Early environmental influences on restrictive eating pathology among nonclinical females: The role of temperature at birth
Article first published online: 6 JUL 2001
Copyright © 2001 John Wiley & Sons, Inc.
International Journal of Eating Disorders
Volume 30, Issue 2, pages 204–208, September 2001
How to Cite
Waller, G., Meyer, C. and van Hanswijck de Jonge, L. (2001), Early environmental influences on restrictive eating pathology among nonclinical females: The role of temperature at birth. Int. J. Eat. Disord., 30: 204–208. doi: 10.1002/eat.1073
- Issue published online: 6 JUL 2001
- Article first published online: 6 JUL 2001
- Manuscript Accepted: 7 AUG 2000
- body dissatisfaction;
In eating-disordered populations, restrictive pathologies are associated with a higher rate of births in the spring and early summer. The reasons for this relationship are not understood. The present study of a nonclinical group aimed to determine whether there is a link between being born in warmer months and the level of restrictive pathology in later years.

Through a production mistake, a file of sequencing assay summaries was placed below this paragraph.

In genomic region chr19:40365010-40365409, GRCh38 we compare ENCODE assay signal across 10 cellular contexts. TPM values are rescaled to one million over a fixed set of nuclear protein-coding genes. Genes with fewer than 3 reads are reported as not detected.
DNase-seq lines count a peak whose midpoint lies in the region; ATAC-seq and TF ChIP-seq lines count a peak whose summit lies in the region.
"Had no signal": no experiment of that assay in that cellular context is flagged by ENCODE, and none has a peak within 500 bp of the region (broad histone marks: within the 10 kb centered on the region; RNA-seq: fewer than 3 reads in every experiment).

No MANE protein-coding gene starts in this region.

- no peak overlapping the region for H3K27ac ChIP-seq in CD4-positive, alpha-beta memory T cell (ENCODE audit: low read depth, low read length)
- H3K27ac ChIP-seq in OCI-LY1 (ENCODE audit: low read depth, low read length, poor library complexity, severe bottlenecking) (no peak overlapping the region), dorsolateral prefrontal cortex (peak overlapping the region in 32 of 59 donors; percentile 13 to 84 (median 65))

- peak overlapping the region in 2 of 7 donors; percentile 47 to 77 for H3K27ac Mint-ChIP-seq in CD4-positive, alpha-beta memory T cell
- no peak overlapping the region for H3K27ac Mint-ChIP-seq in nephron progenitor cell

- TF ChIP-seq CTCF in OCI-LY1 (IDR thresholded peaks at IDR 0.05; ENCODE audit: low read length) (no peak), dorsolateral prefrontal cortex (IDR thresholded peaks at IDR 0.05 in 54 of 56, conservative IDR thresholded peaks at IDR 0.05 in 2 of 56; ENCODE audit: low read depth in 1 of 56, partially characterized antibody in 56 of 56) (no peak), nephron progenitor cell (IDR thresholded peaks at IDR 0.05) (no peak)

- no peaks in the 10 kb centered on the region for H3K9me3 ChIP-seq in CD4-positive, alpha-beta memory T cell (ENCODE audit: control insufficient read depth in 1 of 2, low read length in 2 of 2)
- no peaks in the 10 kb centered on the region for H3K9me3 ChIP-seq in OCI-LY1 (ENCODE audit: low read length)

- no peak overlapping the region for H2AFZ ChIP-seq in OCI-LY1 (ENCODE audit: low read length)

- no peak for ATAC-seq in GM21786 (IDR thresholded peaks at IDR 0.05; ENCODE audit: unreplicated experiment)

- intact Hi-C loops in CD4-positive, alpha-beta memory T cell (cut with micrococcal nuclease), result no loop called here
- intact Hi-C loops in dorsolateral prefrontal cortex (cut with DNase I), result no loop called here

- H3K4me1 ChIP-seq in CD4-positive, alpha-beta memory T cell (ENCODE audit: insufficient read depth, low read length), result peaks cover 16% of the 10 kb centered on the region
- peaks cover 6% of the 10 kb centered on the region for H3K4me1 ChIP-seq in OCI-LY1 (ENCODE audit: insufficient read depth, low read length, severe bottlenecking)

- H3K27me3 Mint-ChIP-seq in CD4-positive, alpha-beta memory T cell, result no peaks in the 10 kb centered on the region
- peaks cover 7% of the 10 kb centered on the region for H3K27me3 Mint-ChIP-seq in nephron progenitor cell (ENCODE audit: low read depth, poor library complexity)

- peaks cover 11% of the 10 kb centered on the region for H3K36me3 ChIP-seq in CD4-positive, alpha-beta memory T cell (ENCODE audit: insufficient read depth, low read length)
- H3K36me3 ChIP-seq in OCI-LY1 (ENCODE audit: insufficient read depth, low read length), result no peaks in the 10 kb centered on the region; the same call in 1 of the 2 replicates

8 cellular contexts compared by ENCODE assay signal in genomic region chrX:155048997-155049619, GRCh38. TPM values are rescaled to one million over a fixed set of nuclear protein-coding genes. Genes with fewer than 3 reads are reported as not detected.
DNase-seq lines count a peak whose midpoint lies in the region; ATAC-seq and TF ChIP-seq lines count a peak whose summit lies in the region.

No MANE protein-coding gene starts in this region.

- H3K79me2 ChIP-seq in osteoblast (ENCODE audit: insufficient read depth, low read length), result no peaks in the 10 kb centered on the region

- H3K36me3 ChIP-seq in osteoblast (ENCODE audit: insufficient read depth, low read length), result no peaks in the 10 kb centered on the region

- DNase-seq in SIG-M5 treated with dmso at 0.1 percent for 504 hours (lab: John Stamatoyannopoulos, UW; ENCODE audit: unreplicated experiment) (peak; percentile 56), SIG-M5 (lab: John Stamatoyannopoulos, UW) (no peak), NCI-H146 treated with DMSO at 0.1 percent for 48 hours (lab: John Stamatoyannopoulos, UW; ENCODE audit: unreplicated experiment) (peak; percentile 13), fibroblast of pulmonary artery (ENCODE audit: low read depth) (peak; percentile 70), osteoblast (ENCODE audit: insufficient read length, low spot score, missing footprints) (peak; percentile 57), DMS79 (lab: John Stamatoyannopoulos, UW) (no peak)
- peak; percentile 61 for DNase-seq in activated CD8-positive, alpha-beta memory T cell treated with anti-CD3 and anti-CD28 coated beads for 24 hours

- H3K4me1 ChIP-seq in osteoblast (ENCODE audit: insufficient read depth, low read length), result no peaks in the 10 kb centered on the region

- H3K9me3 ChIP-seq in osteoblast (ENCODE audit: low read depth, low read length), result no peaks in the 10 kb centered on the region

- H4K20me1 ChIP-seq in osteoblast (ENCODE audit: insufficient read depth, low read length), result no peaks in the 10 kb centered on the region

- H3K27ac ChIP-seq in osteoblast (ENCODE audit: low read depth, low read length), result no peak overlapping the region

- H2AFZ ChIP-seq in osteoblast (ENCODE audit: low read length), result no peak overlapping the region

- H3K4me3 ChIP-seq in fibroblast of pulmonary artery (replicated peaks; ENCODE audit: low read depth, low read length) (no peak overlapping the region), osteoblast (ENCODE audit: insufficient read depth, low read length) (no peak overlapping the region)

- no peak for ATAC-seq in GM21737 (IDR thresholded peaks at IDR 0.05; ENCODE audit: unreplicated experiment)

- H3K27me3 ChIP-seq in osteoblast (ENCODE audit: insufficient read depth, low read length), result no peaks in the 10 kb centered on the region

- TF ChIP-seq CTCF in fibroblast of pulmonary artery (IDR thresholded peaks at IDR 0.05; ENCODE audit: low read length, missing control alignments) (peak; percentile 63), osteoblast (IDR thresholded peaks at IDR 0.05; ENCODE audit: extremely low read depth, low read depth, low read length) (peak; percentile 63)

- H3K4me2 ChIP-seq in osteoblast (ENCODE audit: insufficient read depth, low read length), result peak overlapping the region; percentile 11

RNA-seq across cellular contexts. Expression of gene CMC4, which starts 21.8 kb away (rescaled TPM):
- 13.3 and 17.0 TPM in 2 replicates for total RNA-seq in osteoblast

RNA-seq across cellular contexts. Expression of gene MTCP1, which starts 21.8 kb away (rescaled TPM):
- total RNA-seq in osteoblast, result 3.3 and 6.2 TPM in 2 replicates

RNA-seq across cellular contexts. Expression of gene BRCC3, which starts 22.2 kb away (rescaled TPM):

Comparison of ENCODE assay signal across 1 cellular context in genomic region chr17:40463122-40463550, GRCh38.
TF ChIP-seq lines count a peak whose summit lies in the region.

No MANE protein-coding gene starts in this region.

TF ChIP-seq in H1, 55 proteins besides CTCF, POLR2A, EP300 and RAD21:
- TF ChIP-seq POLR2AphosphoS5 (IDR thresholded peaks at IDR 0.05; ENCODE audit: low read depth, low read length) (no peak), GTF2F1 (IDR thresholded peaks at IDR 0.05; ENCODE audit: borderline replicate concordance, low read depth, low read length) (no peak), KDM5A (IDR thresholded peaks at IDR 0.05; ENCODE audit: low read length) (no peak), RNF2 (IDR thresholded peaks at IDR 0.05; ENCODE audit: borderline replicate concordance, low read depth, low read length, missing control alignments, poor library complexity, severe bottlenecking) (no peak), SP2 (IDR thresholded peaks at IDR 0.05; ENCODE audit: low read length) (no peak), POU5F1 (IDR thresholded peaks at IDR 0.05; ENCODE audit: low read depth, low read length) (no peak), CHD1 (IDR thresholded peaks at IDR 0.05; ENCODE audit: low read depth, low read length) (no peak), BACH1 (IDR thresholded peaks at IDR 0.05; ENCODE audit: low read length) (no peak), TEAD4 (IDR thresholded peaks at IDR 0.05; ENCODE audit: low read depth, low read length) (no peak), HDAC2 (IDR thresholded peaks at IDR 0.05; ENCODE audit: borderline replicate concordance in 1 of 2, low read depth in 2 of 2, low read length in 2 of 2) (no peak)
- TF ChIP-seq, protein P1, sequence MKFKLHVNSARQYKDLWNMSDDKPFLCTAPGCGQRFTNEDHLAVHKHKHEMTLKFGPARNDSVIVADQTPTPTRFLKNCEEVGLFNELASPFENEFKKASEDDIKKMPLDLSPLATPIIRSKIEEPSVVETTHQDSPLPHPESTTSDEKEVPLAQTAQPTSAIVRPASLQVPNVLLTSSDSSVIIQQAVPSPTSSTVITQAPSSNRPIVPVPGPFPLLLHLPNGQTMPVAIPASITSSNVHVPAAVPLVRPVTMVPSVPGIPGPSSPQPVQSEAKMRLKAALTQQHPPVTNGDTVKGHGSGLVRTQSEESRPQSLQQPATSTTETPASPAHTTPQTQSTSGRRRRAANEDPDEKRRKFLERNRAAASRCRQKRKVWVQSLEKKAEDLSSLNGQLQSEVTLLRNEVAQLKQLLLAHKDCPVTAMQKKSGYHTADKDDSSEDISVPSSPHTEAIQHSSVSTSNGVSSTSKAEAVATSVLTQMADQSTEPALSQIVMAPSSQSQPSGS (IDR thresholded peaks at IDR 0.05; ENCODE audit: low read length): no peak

The participants (N = 117) were all young adult females who were conceived and born in England. Each completed the relevant scales of the Eating Disorders Inventory and provided demographic information. Temperature at birth was determined using national meteorological records.
Restrictive attitudes were stronger among women born during the warmer part of the year (May–August), and those attitudes were dimensionally associated with temperature at birth. Body dissatisfaction showed some of the same relationships. Neither period of birth nor temperature at birth was related to bulimic attitudes or body mass index.
Being born during warmer months is significantly associated with restrictive eating attitudes among nonclinical females, although the link is relatively weak. Potential causal mechanisms are outlined, but further research is needed to explain this link in clinical and nonclinical groups. © 2001 by John Wiley & Sons, Inc. Int J Eat Disord 30: 204–208, 2001.